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  #1  
Old 01-19-2004, 02:25 PM
LyleK's Avatar
LyleK LyleK is offline
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Location: Warroad, MN, USA.
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Default Tire Pressure

Anyone familiar with the recommended tire pressure for a 1998 Ford F-150 4x4? Had the vechicle recently serviced and the tire pressure was increased to 40 psi. Truck seems to have lost some traction ability....... any thoughts?

Thanks
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  #2  
Old 01-19-2004, 03:40 PM
I_Bob I_Bob is offline
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Location: Newell, Iowa, USA.
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Default RE: Tire Pressure

I run 35# in mine. It has 16" wheels, I believe they recommend 40# with 17" wheels. Anytime you lower the air pressure it increases traction.
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Old 01-19-2004, 03:40 PM
I_Bob I_Bob is offline
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Default RE: Tire Pressure

I run 35# in mine. It has 16" wheels, I believe they recommend 40# with 17" wheels. Anytime you lower the air pressure it increases traction.
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  #4  
Old 01-19-2004, 03:51 PM
Rippin_Eyes Rippin_Eyes is offline
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Location: Isle, MN, USA.
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Default RE: Tire Pressure

Check the tire and see what it is rated for!!! My tires require 65 pounds.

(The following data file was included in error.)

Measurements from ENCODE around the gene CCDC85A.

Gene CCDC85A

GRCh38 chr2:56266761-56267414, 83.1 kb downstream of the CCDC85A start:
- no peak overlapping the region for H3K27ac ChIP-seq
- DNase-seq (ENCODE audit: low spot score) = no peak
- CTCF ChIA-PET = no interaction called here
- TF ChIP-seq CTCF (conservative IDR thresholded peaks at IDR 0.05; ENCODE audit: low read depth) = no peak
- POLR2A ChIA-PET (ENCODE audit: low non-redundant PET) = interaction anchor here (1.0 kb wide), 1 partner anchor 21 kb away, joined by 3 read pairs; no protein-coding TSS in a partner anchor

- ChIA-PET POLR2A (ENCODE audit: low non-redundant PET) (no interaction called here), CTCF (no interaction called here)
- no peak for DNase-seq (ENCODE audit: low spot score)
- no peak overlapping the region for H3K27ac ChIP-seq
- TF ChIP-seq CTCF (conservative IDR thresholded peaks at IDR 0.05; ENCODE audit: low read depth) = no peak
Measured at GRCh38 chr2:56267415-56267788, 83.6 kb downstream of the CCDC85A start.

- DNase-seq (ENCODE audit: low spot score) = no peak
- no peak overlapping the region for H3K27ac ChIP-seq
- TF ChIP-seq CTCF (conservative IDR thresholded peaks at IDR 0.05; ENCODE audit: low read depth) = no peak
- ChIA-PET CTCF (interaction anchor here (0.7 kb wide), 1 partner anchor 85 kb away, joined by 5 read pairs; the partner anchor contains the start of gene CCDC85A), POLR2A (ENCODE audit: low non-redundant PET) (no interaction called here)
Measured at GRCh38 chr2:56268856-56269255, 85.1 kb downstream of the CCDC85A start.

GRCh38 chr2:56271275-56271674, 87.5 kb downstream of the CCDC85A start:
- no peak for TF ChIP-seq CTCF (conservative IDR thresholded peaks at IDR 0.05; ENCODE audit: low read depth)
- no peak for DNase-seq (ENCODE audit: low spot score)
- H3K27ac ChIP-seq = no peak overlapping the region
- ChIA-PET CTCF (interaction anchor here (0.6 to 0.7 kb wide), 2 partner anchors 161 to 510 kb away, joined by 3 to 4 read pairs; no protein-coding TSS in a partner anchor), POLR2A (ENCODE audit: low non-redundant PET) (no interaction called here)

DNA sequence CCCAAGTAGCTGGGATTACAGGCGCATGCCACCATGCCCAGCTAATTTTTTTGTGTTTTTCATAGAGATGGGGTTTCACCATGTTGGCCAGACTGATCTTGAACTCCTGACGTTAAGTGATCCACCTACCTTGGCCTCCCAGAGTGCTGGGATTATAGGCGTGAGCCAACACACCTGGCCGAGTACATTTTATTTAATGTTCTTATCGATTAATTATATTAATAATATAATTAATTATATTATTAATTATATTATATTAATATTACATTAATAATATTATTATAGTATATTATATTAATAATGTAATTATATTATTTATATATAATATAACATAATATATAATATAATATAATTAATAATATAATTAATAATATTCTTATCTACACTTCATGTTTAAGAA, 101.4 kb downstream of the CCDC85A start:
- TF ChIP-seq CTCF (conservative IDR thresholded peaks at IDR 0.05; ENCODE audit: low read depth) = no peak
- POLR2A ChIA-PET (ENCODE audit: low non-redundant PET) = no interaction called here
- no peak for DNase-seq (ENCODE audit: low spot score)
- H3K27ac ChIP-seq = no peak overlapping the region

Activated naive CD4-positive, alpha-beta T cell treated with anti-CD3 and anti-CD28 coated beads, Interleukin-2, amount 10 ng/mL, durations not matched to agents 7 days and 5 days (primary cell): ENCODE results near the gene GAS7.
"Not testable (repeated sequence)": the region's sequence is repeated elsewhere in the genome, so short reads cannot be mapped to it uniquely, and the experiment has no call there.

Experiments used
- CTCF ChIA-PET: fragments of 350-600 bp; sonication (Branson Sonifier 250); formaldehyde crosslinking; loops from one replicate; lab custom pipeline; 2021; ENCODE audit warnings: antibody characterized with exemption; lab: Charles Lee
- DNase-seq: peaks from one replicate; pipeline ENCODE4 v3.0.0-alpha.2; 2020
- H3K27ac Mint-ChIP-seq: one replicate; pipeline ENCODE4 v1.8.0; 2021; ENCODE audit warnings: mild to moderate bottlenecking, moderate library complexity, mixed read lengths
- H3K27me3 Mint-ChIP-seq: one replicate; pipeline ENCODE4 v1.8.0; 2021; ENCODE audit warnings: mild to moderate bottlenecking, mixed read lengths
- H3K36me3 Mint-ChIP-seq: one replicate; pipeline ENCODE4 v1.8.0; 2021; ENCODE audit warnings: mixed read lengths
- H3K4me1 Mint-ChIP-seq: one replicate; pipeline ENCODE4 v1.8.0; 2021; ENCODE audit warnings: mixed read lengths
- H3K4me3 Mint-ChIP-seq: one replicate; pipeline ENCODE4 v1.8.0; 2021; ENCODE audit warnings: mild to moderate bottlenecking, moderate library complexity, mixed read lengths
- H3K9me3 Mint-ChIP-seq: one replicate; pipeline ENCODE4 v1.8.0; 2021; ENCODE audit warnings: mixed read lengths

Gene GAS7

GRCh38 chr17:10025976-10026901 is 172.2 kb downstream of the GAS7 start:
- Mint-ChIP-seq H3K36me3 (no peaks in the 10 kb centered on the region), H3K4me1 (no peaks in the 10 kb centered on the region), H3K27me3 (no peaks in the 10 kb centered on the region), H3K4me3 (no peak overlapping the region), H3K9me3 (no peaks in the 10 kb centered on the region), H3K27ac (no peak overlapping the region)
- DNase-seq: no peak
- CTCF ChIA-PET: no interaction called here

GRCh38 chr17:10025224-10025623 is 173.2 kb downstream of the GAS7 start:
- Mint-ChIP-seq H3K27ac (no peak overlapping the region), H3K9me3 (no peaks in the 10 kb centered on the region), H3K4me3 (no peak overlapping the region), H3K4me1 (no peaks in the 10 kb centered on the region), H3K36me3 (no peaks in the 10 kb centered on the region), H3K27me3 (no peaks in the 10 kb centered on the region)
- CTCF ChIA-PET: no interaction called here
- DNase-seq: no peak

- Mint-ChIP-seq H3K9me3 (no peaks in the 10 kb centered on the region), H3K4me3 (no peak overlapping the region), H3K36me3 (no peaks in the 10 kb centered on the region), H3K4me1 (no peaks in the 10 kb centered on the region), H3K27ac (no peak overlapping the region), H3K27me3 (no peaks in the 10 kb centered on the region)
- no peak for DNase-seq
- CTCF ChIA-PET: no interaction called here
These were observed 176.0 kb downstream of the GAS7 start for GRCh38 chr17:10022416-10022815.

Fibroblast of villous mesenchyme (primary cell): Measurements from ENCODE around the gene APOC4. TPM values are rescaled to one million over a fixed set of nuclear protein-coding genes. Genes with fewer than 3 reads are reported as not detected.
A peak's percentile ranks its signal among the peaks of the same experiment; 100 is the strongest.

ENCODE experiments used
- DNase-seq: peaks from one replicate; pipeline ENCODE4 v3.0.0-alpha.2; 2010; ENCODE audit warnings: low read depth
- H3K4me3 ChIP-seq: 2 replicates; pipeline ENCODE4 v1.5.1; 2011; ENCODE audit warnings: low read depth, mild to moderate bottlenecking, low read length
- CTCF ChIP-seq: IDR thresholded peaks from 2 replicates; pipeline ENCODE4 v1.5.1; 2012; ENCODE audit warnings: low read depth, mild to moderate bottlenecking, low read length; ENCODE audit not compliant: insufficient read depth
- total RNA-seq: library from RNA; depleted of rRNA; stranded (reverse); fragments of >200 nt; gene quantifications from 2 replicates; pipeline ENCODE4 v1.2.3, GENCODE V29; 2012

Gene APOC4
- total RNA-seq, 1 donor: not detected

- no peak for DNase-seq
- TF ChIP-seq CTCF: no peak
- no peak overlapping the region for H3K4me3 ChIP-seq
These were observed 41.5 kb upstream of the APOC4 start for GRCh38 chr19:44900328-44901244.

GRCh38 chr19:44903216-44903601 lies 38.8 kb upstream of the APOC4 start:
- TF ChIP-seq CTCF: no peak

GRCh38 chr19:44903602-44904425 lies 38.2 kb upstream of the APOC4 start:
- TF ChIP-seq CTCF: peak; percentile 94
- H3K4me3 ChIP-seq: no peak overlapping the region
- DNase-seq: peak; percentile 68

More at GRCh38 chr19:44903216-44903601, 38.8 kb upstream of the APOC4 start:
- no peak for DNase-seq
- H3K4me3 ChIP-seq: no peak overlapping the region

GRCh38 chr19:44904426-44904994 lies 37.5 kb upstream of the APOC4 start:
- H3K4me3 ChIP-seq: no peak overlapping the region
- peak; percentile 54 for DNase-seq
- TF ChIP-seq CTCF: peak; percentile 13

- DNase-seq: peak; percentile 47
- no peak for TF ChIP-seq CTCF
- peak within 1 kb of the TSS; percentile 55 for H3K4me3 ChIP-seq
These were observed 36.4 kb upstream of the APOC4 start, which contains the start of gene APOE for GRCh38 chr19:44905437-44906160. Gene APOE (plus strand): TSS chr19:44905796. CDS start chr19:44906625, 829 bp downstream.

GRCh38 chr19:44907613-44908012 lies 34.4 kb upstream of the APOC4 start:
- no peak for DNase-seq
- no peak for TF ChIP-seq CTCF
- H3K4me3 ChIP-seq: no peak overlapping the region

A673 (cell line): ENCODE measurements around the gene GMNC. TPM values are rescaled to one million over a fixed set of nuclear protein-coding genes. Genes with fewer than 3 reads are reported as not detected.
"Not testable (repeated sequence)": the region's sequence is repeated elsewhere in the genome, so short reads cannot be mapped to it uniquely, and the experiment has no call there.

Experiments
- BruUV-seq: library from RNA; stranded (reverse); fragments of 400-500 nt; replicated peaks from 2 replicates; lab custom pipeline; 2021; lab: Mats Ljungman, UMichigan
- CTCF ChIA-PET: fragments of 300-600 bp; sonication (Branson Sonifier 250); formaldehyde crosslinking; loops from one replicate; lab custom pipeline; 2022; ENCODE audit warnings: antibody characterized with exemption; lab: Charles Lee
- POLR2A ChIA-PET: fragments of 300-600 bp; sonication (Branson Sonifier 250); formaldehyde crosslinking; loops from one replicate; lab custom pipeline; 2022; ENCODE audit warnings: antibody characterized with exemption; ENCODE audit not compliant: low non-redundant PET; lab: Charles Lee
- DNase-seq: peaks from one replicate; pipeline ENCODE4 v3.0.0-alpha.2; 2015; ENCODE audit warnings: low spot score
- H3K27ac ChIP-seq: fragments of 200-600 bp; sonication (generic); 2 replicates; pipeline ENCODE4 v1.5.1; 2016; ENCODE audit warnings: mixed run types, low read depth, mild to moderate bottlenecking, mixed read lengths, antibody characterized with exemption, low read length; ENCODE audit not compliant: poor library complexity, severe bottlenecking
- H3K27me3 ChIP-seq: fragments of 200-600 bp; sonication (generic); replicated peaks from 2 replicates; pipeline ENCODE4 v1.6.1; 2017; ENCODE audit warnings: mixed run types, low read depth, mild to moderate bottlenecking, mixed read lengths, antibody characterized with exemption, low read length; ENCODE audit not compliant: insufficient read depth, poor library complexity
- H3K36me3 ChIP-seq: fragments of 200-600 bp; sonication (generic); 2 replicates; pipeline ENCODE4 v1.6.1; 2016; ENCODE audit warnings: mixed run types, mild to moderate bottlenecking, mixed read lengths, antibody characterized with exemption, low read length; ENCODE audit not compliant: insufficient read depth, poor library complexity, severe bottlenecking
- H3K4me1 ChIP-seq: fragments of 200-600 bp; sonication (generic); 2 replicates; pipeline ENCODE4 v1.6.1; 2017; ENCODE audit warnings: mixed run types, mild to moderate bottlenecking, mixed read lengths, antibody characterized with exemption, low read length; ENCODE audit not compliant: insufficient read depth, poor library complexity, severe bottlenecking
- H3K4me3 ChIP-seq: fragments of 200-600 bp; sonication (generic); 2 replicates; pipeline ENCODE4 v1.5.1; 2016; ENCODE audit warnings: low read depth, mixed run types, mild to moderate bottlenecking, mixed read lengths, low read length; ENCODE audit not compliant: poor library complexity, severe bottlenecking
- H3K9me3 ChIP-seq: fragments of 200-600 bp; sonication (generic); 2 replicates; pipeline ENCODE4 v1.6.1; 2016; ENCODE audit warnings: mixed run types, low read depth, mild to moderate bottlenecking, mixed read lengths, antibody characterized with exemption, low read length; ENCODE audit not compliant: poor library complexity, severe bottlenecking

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  #5  
Old 01-19-2004, 03:58 PM
sevenmmm
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Default RE: Tire Pressure



Oh, there was a few big long stories about those Ford Trucks in the tire magazines a few 4-5 years ago. And if I remember correctly, it was these vehicles that were prone to roll-over if either rear tire would blow-out at freeway speeds.

Some of the stories seem to point to Ford as being the culprit in that they requested the tires have a lessor air pressure rating to compensate for the stiff suspension.

Runnng your tire low on air is the absolute worse abuse you can put to a tire. With a bulging, low pressured caused sidewall, the action your tire gets is akin to taking a wire, and with both hands flexing it until it breaks.

So if you are smart, you will keep the air pressure at the recommended level (even if it results in less traction), unless you are still using the old Firestone ATX.

If thats the case - get rid of them!

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  #6  
Old 01-19-2004, 05:48 PM
GMC Jon GMC Jon is offline
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Default RE: Tire Pressure

The best thing to do is to check your owners manual. The pressure listed on the sidewall of the tire is the maximum pressure for that tire (from the tire company) not the vehicle manufacturer. Sometimes there is a label on the drivers door or on the door pillar with the recommended pressures.
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  #7  
Old 01-19-2004, 06:04 PM
shadowman shadowman is offline
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Default RE: Tire Pressure

i have to agree with GMC-jon, check your drivers side door inside on the jam or pillar you should have a label with what the makers reccomends.
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  #8  
Old 01-19-2004, 07:49 PM
hooky hooky is offline
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Default RE: Tire Pressure

GMC jon is right on!
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  #9